4 any actually sold?
5 Q. [Mr Rampton]: Yes.
6 A. [Mr Irving]: No, not to my knowledge.
7 Q. [Mr Rampton]: Do you know what sort of cases were envisaged?
8 A. [Mr Irving]: Not on the basis of this document which I produced, no.
9 Q. [Mr Rampton]: Do you know what the scale of this proposal was meant to
11 A. [Mr Irving]: This document does not show that.
12 Q. [Mr Rampton]: No. You do not know from extraneous sources the answers
13 to any of my questions?
14 A. [Mr Irving]: The answer is?
15 Q. [Mr Rampton]: Those two last two questions: Do you know not the answer
16 from other evidence?
17 A. [Mr Irving]: Not that I wish to repeat just from memory, which may be
18 uncertain on oath.
Section details 17.19 to 33.9
19 Q. [Mr Rampton]: Thank you very much. Now I would like to return, if
20 I may, to something that cropped up yesterday. It is in
21 fact the only topic that cropped up yesterday that I am
22 going to return to, save for continuing with the table
23 talk but that is not really a repetition. Could you,
24 please, be given Hitler’s War 1977, the first volume. My
25 Lord that is D 1 (i).
26 A. [Mr Irving]: I have it here.
1 Q. [Mr Rampton]: Would you please turn to page 341?
2 A. [Mr Irving]: Yes.
3 Q. [Mr Rampton]: The left hand page that is. Here again you are purporting
4 to give a translation of the table talk of 25th October
5 1941, are you not, in the second paragraph?
6 A. [Mr Irving]: On the right hand page, you mean?
7 Q. [Mr Rampton]: No, 331?
8 A. [Mr Irving]: Yes, 331.
9 Q. [Mr Rampton]: In my copy it is the left hand page.
10 A. [Mr Irving]: Odd numbers are always right hand pages in books.
11 Q. [Mr Rampton]: That may be so. Here you purport, do you not, to give a
12 translation of the table talk of 25th October 1941. Is
13 that right?
14 A. [Mr Irving]: I have just reproduced the remarks noted by the adjutant,
16 Q. [Mr Rampton]: Take it slowly. The answer to my question I think is yes,
17 is it not?
18 A. [Mr Irving]: I cannot see the word “translation” in that paragraph.
19 Q. [Mr Rampton]: You have put it in quotes in English. The quotes start at
20 “from the rostrum” and end at “terror is a salutary
21 thing”, do they not?
22 A. [Mr Irving]: Yes, but the word “translation” does not occur there. You
23 are saying that I am purporting that this is a
25 MR JUSTICE GRAY: It obviously is. Let us move on.
26 A. [Mr Irving]: I apprehend that he intends to attach importance to the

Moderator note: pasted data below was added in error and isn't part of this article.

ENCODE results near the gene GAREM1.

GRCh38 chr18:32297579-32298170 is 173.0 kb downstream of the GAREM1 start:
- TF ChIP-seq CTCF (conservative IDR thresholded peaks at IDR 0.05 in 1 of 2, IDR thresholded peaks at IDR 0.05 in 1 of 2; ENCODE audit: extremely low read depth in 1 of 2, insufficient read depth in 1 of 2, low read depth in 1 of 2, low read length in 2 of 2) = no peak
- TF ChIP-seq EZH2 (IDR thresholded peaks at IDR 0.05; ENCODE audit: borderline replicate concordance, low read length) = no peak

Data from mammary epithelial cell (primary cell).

1 word “translation”. This is why.
2 MR JUSTICE GRAY: Let us wait and see.
3 MR RAMPTON That version, let us call it, was — for this
4 fact on its own I make no criticism — taken straight
5 from the Weidenfeld and Nicholson?
6 A. [Mr Irving]: It was an accurate transcript of the original official,
7 shall we say, translation of the Hitler’s table talk that
8 I produced to his Lordship this morning.
9 Q. [Mr Rampton]: At that date you did not have the Genoud original?
10 A. [Mr Irving]: In 1977 nobody had them except Mr Genoud.
11 Q. [Mr Rampton]: You got it very shortly after that, did you not?
12 A. [Mr Irving]: About 1982, if I remember correctly.
13 Q. [Mr Rampton]: I think it was earlier, but it does not really matter.
14 The last sentence in the quotes reads: “Terror is a
15 salutary thing”.
16 A. [Mr Irving]: That is correct.
17 Q. [Mr Rampton]: When you came to write about this in the 1991 edition, as
18 you confirmed yesterday, you did at that date have the
20 A. [Mr Irving]: Yes.
21 Q. [Mr Rampton]: It is also right, is it not, that you omitted the single
22 sentence “terror is a salutary thing”?
23 A. [Mr Irving]: Yes, because I discovered that it was not in the original
24 German, so I quite properly cut it out.
25 Q. [Mr Rampton]: But you maintain, do you, still — I am not going over
26 old ground, I just want to be sure that I have understood
1 what your case is — that, save for that sentence, it is
2 an accurate account of what was reported to have been said
3 by Hitler?
4 A. [Mr Irving]: Had I made a version account from the German original,
5 starting from scratch, I would have translated it
6 differently. As I had an existing English translation,
7 rather than rework it into a different form, then
8 I preferred to leave it as it was, rather than incur the
9 wrath of historians who were familiar only at that time
10 with the English text. Professor Martin Bourchard, in his
11 very famous attack on my book, had commented extensively
12 on the fact that my translations of documents differed
13 from the official English versions, I wanted to avoid that
14 kind of ill informed attack.
15 Q. [Mr Rampton]: Could Mr Irving please be given file D3 (i)? Would you
16 turn, please, to tab 20? Does your Lordship have that?
17 MR JUSTICE GRAY: Yes.
18 MR RAMPTON At tab 20 this is a document headed On
19 Contemporary History and Historiography. I think it comes
20 from the journal of the International Revisionists body,
21 and the sub-heading is “David Irving, remarks delivered at
22 the 1983 International Revisionists Conference”. Do you
23 recognize it, Mr Irving?
24 A. [Mr Irving]: Yes.
25 Q. [Mr Rampton]: Is this one of those things that you approve before it is
26 printed for publication?
1 A. [Mr Irving]: Quite possibly. I cannot say off the top of my head.